The rain barrel, the most commonly used equipment for the harvesting of rainwater, collects rain for outdoor, non-potable water uses such as watering gardens or even for rinsing off your car. Building your own barrel is easy and an excellent way to conserve water at home.
At Clarkson, I worked alongside Chelsea Farinacci and advisors Sue Powers and Amanda Lavigne, of the ISE, to expand water conservation on campus by using harvested water to flush toilets. Our hope is that one day rainwater collection could be used generally in community planning, which would save not only water but energy and money.
Going beyond the rain barrel is about incorporating external water sources -- -- alternative sources not connected to the residential plumbing system -- into the future internal plumbing of homes for uses other than drinking water. As shown in the image, the barrel connects to the rain gutter and a collection container equipped with a spigot. Once connected to home plumbing, it will allow the rainwater to power porcelain thrones – in other words, the system we are developing at ISE will allow non-potable water to flush our toilets.
Approximately 27% of a household’s water use comes from flushing the toilet. The average person uses about 20 gallons a day in toilet flushes (EPA 2014). The United States population was at 316.1 million in 2013. That makes approximately 5.75 billion gallons of water being flushed each day in the U.S. (Population 2013). All this is going on top of more frequent droughts. Currently the solution to droughts is to “use backup sources in different watersheds/recharge zones” (EPA 2014). If rainwater collection and use becomes more widespread, communities will be more adapt for drought, and our aquifers will not be depleted as quickly. The rain replenishes the aquifer over time it does not immediately add to the supply.
Rainwater must go through obstacles before reaching groundwater, such as flowing through the soil where it can be taken up by plant roots, insects, and microbes. With our system we collect rainwater directly from our roofs rather than with the energy-draining process of pumping it out of the ground. The water would still remain in cycle and the amount of water contributing to the wastewater treatment plant would remain the same. This process does not account for the possible decrease in water to our ecosystems. But the amount of rain captured is much less than storm water that runs off homes and impervious surfaces into the local environment or, in many cases, into stormwater systems. Run off is a common problem that arises with impervious surfaces that cause rain water to buildup and mold surfaces which have a negative effect on infrastructure. In some cases, however, capturing rain is a tradeoff that must be measured against its impact on the balance of local ecosystems.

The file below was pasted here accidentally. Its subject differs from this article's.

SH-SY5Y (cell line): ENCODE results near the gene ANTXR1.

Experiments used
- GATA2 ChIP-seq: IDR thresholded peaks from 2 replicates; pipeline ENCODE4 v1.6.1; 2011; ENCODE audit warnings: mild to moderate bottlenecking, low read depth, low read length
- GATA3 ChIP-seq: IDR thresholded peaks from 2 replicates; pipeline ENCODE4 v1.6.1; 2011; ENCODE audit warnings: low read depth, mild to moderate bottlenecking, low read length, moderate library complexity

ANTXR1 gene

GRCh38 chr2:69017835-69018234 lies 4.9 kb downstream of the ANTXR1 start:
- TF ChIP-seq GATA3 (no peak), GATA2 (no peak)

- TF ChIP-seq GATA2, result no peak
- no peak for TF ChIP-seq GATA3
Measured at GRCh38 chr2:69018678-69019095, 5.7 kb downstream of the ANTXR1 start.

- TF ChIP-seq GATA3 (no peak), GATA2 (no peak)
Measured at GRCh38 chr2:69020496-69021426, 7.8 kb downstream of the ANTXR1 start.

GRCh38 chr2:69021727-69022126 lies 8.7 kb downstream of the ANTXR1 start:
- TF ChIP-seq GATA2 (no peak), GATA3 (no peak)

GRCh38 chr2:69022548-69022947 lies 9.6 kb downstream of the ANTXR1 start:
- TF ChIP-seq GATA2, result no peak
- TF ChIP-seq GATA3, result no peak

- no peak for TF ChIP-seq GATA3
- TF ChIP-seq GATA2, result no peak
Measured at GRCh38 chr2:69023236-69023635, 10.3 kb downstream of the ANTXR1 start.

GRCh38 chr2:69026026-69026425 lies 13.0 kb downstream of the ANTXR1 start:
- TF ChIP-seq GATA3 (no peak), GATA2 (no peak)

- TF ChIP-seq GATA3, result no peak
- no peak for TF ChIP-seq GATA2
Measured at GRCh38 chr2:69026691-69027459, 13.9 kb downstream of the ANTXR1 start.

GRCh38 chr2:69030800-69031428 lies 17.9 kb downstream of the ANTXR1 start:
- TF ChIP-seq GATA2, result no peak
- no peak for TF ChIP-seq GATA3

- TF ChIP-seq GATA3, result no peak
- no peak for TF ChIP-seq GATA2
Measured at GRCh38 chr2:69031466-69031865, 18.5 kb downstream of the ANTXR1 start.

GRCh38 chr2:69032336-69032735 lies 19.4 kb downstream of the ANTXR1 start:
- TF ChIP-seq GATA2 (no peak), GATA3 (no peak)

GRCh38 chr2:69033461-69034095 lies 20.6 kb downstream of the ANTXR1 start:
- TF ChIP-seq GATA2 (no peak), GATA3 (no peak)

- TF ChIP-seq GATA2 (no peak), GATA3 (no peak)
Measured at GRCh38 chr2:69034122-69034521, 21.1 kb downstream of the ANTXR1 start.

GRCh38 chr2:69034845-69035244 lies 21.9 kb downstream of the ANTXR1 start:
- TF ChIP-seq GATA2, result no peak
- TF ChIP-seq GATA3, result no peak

Have you ever wondered why we flush toilets with drinking water? Why treat the water you won’t ingest?
There are current systems in place that use a lot of energy for water treatment. Some of these systems use UV light treatment, multiple pumps, and filters to make sure the collected water is treated to EPA safe drinking water standards. Rainwater is characterized as grey water in many states like New York, where rainwater is simply not defined in the New York State codes. However it is defined in the International Code Commission’s (ICC) International Green Construction Codes (IgCC).
Currently there are 16 states with rainwater harvesting. These states have different regulations and benefits for participating in rain harvesting for plumbing purposes. Only a few of the 16 states have adopted the ICC green construction codes: Arkansas, Colorado, New Hampshire, and Washington have adopted IgCC codes within the local governments. District of Columbia, Florida, Maryland, North Carolina, Oregon, Rode Island have adopted it state wide.
New York State codes are transitioning to ICC authority. It is questionable as to what will change in the state’s building code and if the state will adopt the IgCC. To go beyond the barrel, we are looking to either adopt a rainwater conservation code from the IgCC or to create a new and improved New York State codes through the ICC code approval. This code will allow New York residents to participate in conserving rainwater. New York’s codes may change to adopt the ICC green codes or may not. Either way, adopting the habit of conserving water is crucial for the future development of the nation.
Booz Allen Hamilton. 2013. U.S, Green Building Council U.S. Green Jobs Council. IgCC. <www.usgbc.org/Docs/Archive/General/Docs6435.pdf >
Environmental Protection Agency. (2013, December 16). Water_Trivia_Facts. Retrieved November 6, 2014, <http://water.epa.gov/learn/kids/drinkingwater/water_trivia_facts.cfm>
Population_Estimates. (2013, July 17). Retrieved November 6, 2014, from <http://www.census.gov/popest/about/terms.html>